For a few days, when sunlight is at its minimum during the month of November, the city of Helsinki turns into a huge multicultural rendezvous’ of people eager to share their ideas, funding and LinkedIn profiles with new acquaintances. The annual startup event Slush resembles a combination of a business conference, art installation and a futuristic music festival, all baked into one. However cool the venue and after-party are, there are serious matters to be discussed.
As in previous years, British private equity company Atomico released their annual report on the State of European Tech, during the first official day of Slush. According to the report, European tech companies have a record breaking amount of funding this year. The sum has grown from approx. €23 billion in 2018, to €30 billion in 2019.
While money and investments seem to be in abundance, there is still a massive amount of work to be done in order for European tech companies to battle in the same field with the US and Asia. Based on the discussions at Slush this year, on Atomico’s research, and VALA’s own findings, there are three key issues that I believe require dire attention in the work culture in Finland.
Fixing the diversity gap in European and Finnish work life.
According to Atomico, a staggering number of 92% of investments go to companies with only men as founders. This, combined with the results from a survey by Inklusiiv, on how only 28% average of personnel in Finnish tech companies are women, gives a rather worrying state of the future. These statistics give a prediction on how wealth will be divided in the future, as more and more money funnels into tech and digitalization, and the people working in the industry is alarmingly homogenous.
The statistics also indicate who are the people building the world of tomorrow and for whom. If the majority of people building tech and getting investments on new innovations are men, the world will continue to be built around the needs of predominantly white men.
Employee retention and building healthy and innovative cultures.
On Friday at 10.50 on the Quantum Stage, Philip Chambers, co-founder of Peakon, pondered why people quit their jobs, and gave insight into the research Peakon has done on the matter. The key takeaways that stuck with me, were that 1.) People leave unchallenging work, not a heavy workload, 2.) People leave because of bad managers, not because of bad colleagues, and 3.) A drop in engagement gives a good prediction of resignation.
An hour later, Cara Brennan Allamano from Udemy, confirmed these topics and explained how the tech revolution redefined the “HR culture” and work environments. As tenures decrease internationally, the focus is directed on employee perspective and experience.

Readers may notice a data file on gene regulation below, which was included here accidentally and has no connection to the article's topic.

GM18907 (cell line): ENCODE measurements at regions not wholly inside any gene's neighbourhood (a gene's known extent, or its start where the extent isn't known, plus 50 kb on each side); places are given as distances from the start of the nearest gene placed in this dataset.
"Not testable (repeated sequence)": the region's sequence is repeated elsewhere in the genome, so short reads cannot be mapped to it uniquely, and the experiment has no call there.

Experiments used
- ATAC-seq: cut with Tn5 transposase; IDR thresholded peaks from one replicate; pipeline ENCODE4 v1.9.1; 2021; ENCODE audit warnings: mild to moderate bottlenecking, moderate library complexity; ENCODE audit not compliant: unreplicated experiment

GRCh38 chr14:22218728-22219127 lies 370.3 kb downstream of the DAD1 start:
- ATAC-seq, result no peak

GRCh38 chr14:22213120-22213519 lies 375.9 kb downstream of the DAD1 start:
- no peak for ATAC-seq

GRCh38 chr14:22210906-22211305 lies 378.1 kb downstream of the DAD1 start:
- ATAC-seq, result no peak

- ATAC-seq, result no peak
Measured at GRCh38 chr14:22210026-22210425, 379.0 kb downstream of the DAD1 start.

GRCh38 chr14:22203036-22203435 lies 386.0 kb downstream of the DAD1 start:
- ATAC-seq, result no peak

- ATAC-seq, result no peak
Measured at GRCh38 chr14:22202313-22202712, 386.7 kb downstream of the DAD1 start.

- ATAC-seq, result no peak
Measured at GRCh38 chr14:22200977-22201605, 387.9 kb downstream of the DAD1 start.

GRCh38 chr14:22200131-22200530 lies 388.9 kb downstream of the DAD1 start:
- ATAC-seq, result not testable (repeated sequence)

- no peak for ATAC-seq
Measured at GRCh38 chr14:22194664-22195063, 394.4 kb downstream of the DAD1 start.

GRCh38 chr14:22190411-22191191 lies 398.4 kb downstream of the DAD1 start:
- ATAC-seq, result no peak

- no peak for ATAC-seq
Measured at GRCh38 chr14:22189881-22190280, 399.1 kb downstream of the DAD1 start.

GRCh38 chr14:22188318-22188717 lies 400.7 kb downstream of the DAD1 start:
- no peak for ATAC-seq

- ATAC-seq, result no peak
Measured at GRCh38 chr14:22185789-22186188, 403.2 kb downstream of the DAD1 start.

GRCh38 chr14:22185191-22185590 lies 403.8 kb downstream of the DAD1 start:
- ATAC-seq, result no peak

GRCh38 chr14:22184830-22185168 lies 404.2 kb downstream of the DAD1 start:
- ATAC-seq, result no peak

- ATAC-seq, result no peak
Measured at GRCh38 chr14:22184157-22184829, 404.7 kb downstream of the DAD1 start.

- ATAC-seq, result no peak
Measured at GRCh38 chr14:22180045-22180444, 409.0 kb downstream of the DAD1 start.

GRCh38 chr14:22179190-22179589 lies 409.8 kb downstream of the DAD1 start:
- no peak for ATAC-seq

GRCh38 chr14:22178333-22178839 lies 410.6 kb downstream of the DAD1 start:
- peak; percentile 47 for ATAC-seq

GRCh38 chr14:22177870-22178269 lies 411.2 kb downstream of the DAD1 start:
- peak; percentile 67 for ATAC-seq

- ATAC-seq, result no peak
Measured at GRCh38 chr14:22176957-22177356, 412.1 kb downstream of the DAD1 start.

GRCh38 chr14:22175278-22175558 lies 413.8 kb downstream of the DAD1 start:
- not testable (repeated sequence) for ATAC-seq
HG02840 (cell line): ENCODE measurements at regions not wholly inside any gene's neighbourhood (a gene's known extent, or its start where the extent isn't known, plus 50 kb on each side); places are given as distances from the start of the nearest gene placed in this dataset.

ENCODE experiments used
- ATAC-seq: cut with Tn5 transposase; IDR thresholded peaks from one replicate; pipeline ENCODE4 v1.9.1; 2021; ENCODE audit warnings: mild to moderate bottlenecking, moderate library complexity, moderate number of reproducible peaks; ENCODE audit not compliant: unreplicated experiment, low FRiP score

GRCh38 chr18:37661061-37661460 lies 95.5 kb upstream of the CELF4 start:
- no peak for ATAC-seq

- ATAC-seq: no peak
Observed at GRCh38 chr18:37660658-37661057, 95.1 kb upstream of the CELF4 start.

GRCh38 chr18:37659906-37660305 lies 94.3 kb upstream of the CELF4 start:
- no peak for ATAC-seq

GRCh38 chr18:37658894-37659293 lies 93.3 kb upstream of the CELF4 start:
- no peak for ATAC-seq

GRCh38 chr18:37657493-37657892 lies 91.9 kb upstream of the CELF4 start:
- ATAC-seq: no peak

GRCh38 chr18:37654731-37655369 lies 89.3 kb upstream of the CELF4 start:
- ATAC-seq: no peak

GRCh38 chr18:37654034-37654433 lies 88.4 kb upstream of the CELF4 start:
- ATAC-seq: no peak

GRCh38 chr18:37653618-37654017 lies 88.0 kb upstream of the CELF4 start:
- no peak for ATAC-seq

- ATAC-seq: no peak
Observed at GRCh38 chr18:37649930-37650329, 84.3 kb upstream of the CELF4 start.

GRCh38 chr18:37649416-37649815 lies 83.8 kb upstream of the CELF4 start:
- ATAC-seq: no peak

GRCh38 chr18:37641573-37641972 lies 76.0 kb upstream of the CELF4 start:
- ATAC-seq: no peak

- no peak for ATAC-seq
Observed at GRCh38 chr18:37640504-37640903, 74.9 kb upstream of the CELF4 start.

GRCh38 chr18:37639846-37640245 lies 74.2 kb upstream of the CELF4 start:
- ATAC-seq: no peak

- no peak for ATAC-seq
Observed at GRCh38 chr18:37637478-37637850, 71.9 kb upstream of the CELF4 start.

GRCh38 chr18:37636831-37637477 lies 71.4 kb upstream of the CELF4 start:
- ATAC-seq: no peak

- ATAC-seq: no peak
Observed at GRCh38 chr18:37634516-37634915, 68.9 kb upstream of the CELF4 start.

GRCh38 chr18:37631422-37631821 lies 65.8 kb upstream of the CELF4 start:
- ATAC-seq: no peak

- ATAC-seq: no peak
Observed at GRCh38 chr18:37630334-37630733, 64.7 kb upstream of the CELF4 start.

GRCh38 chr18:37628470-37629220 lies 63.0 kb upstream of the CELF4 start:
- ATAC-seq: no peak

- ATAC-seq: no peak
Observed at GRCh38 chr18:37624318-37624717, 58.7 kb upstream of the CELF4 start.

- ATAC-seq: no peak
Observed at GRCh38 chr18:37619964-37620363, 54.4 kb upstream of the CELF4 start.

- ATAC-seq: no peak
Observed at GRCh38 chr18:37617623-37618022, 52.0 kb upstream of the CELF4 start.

Work life is changing and this change requires action and reformation from leaders. Unsurprisingly, tech companies especially seem to often be aware of the importance of employee understanding and wellbeing. Many build their culture and branding around the topic. This is of course good for business in a field with a massive shortage of (wo)manpower. However, whatever the reason for it, as long as it is honest and works, it’s a good thing it’s happening. This tendency of investing in the wellbeing of employees is however, unfortunately still rather industry-specific. When speaking to HR representatives in other industries, developing cultures based on the experiences of employees, may not be self- evident at all.
Steering skilled professionals to Finland
As the statistics of the report by Atomico indicate, as well as numerous reports done nationally, instead of money, growth companies today have a shortage of, above all, skilled workers. The city of Helsinki, Finland-based tech companies, and the current government have set objectives to increase skilled labor migration to Finland in the tech field.
Unfortunately however, Finnish recruitment ads often still have Finnish language listed as a requirement. Sometimes the requirement is not listed in the job add, but becomes evident when applying. There still seems to be a somewhat strong resistance to change when it comes to opening work cultures to more internationalization. One would expect tech jobs to be flexible when it comes to language skills, but the change towards openness is surprisingly slow in many sectors of the Finnish work life. Hopefully this changes, as Finnish work culture becomes more international and inclusive, and as companies realize that there simply aren’t enough Finnish-speaking tech specialists out there. Requiring Finnish language can end up being a major hindrance for not only innovation, but economic growth.
Where do we go from here?
The experience of this year’s Slush was conflicting. The discussions tend to really motivate me, as it feels that we at VALA are working on the same topics internally. Hearing people on stage discuss the same topics that we discuss within VALA on a daily basis, such as diversity & inclusion issues, employee experience and corporate responsibility, reassures me that things are probably heading in the right direction globally.
Simultaneously though, the number of women making up the VC backed companies has actually decreased from last year. On Monday while walking through town to work, the cultural diversity on the streets of Helsinki went back to looking and hearing rather homogeneous after most of the Slush visitors had flown back home.
Although these are issues that we at VALA have been working on internally, it seems evident that they cannot be fixed without cooperation on a multi-level front, combining political, corporate-level and societal action. Hopefully all the discussion heard on the stages of Slush, leads to concrete action.